access to medicines and on research & development at the World Health
Organization and the UN Convention on Biological Diversity. Fourth, the TPP
chapter also jeopardizes the flexibilities guaranteed under fair use
doctrine by pushing for strict enforcement of copyrights online.
The significance of the leak

The secretly negotiated trade deal symbolizes the consolidation of a “forum
shifting” — a strategy designed to establish an international norm while
evading multilateral and more transparent international agreements on
intellectual property and internet policy negotiations, and the rights they
grant to the public sector.

In addition to reinforcing the secret environment normally preferred by
private interests, the closed-door negotiation of TPP disregards broader
international efforts, takes advantage of power imbalances against the
developing world and limits citizens’ freedoms as internet users, patients
and consumers. The current effort to rebrand the talks as “trade” and make
the deals non-transparent also counters progress made through decades of
cooperation between civil society organizations and governments to create
room for public engagement on IP policy.
If U.S. proposals are accepted, copyrighted works such as this article will
not enter the public domain until well into the 22nd century.

The leak also offers a remarkable view not just into the text, but into the
diplomatic process as a whole. Earlier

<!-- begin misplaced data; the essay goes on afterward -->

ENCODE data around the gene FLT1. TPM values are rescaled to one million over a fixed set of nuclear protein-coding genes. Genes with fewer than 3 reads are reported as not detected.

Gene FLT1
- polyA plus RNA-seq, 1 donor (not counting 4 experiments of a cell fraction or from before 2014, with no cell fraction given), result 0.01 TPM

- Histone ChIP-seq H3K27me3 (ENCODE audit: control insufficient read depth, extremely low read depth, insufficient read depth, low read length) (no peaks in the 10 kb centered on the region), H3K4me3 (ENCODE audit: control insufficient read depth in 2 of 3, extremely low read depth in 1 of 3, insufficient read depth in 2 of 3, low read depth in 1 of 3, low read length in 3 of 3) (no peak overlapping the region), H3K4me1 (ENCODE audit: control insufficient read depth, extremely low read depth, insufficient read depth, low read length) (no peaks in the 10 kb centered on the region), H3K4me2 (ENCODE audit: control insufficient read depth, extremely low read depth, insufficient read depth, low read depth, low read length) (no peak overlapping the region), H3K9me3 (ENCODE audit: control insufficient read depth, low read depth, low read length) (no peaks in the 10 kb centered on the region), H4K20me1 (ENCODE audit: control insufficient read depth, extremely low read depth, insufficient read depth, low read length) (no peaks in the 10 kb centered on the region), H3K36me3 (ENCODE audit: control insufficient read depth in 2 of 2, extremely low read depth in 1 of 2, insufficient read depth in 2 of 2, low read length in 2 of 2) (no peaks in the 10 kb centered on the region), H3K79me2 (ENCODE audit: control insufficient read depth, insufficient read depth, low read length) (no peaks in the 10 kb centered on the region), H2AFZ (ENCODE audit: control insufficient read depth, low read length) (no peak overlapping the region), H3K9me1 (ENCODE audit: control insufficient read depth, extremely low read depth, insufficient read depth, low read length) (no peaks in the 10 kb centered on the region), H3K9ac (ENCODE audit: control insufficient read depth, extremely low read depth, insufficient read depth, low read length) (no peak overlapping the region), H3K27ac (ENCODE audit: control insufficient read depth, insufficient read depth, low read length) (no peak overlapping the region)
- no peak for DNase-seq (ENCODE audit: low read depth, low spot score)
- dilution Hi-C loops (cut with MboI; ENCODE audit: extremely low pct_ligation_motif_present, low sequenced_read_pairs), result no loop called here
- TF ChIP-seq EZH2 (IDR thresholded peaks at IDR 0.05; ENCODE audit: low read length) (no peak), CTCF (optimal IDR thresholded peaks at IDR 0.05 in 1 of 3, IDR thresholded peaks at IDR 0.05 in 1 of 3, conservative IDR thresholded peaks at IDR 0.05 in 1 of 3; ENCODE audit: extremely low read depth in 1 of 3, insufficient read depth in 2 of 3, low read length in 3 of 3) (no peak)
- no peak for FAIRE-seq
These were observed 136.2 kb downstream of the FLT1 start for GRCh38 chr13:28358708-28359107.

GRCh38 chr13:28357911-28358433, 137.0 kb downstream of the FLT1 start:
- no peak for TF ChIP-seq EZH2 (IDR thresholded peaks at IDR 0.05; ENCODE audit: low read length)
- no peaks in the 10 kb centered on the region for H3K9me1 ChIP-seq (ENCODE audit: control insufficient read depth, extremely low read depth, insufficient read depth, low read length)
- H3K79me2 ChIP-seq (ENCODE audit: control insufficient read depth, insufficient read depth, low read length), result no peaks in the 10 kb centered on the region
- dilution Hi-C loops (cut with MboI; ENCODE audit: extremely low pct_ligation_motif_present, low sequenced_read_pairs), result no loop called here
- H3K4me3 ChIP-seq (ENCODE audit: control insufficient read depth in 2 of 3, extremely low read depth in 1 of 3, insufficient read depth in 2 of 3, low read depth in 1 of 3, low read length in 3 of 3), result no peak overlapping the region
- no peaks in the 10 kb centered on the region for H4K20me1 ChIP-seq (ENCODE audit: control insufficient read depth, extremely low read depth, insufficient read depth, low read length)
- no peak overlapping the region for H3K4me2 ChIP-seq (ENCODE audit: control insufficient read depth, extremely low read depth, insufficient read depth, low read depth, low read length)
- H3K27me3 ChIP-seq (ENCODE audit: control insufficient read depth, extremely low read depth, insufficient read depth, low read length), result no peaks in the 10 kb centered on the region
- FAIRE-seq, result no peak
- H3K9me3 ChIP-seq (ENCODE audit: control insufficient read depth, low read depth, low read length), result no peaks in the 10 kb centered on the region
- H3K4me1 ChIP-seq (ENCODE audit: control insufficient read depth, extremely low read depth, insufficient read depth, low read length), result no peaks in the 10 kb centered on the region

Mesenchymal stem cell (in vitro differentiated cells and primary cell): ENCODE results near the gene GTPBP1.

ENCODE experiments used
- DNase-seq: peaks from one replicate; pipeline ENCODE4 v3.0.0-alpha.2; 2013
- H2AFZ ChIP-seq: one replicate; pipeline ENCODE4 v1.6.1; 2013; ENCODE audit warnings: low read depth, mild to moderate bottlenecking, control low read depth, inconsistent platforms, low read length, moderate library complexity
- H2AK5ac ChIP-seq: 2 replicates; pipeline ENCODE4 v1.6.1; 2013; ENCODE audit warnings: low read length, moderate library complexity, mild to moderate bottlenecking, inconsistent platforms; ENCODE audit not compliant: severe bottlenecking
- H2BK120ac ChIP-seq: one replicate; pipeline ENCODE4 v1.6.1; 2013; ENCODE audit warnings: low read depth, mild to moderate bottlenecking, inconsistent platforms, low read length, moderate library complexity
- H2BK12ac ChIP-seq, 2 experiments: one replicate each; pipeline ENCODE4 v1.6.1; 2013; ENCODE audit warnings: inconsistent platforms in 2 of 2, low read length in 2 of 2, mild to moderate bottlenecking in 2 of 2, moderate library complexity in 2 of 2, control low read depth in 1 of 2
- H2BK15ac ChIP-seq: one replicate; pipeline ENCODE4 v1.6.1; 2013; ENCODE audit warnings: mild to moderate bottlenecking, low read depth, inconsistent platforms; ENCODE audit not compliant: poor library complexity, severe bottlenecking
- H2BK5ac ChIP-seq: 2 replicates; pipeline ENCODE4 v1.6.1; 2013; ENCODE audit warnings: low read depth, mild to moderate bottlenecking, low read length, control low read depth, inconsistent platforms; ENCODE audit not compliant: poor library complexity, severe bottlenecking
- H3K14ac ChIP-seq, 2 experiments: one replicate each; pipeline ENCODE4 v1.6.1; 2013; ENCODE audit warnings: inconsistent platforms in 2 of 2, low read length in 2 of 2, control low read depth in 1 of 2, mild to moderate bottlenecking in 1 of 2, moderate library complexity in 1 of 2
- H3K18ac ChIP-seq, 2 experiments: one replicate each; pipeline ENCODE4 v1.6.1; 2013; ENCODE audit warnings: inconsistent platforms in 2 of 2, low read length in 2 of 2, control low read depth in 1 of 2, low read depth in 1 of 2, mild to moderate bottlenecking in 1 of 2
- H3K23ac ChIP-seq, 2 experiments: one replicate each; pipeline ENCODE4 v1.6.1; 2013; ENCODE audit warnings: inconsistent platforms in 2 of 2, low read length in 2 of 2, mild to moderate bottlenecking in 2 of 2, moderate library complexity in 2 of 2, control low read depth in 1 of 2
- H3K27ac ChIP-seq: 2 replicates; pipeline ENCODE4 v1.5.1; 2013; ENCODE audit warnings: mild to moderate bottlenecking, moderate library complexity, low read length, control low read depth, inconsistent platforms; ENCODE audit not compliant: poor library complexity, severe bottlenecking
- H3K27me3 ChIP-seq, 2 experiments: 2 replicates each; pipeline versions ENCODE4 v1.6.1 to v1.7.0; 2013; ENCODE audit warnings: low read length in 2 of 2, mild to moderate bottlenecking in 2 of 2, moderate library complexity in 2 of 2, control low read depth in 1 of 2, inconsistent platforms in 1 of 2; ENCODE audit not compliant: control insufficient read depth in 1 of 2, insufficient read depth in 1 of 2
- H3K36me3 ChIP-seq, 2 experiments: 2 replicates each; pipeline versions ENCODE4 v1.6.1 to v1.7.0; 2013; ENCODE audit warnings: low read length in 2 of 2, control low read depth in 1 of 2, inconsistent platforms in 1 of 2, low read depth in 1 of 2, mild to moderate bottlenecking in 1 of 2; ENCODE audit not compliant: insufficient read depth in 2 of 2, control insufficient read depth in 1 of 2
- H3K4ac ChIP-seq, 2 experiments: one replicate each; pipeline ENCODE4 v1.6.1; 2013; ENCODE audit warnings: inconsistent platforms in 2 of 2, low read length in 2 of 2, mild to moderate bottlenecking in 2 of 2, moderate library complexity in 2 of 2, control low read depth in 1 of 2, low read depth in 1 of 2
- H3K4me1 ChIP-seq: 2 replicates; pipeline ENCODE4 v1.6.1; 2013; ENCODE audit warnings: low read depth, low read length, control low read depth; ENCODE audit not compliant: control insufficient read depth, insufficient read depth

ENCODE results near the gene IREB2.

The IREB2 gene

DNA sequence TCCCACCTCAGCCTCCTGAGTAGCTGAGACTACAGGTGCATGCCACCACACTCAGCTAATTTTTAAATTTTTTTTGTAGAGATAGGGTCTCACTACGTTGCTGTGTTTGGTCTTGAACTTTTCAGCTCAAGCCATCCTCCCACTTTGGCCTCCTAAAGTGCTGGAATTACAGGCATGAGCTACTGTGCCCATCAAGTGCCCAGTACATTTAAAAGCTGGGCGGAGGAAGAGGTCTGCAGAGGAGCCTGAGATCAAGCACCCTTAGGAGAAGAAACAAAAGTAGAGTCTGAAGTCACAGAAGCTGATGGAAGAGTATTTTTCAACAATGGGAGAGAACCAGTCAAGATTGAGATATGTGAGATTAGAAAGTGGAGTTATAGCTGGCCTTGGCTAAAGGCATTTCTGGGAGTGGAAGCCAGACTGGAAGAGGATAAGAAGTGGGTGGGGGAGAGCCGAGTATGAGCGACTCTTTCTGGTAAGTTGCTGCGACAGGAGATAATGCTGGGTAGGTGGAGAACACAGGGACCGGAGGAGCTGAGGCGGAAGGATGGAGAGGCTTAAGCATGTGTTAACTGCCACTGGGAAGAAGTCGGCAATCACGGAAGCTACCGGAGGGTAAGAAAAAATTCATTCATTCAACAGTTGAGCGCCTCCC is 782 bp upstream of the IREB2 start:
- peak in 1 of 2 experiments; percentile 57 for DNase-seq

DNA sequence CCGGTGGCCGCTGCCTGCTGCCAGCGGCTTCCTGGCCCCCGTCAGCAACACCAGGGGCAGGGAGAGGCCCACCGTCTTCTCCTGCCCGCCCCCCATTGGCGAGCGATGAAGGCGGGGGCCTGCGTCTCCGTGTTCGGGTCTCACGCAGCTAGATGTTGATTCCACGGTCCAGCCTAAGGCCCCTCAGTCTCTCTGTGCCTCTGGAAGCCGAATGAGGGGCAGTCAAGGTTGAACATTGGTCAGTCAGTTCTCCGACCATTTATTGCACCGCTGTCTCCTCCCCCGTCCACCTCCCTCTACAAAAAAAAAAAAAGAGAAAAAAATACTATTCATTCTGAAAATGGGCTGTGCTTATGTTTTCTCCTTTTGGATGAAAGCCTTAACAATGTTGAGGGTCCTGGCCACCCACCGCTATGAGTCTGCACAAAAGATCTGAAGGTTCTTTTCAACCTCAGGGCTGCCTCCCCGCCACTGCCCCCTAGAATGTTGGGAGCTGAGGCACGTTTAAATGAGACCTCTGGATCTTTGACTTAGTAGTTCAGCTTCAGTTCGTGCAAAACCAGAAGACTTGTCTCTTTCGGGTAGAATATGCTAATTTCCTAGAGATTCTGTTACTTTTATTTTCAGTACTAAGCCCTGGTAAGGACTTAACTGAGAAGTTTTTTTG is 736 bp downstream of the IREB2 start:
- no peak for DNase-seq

the text did not include other country positions, while this version
reveals, through bracketed text in the document, who opposes or supports a
piece of language, a phrase or an idea. In the current disclosures, Canada,
Chile and New Zealand pushed back strongly against U.S. demands on IP,
patents and copyright, while the U.S dominated the list of
proposals<http://infojustice.org/archives/31256> pushed
by a single country. This is further evidence that the strong campaigns
from civil society, both through engagements at TPP negotiating rounds and
through protests, has had some impact even while being aggressively
Copyrights and patents

The TPP chapter on IP reveals that the U.S. entertainment industry does not
miss an opportunity to push its interests to the highest levels of
government. In early 2012, the industry unsuccessfully sought to establish
draconian rules against copyright infringement. The U.S. House bill, known
as the Stop Online Piracy Act (SOPA), caused massive popular uproar and
online protests by Google, Wikipedia and other websites, before it was
shelved in committee.

While the TPP text does not include some of the extreme provisions in SOPA,
it nevertheless seeks aggressive IP protection and copyright enforcement
standards. For instance, the U.S. government pushed for:

   - an extension of copyright terms beyond the international norm of life
   plus 50 years to life plus 70 years. In the case of published works whose
   copyrights are owned by corporations, the term of protection would go from
   the current 50 years to 95 years from first publication. If U.S. proposals
   are accepted, copyrighted works such as this article will not enter the
   public domain until well into the 22nd
   - reduced flexibilities<https://docs.google.com/file/d/0B1D4c0Fur4gdVGpuLTdrMmxlOU0/edit?pli=1>
   TPP countries to tailor their domestic rules on copyright fair use, fair
   dealing, and  exceptions and limitations on the exclusive rights copyright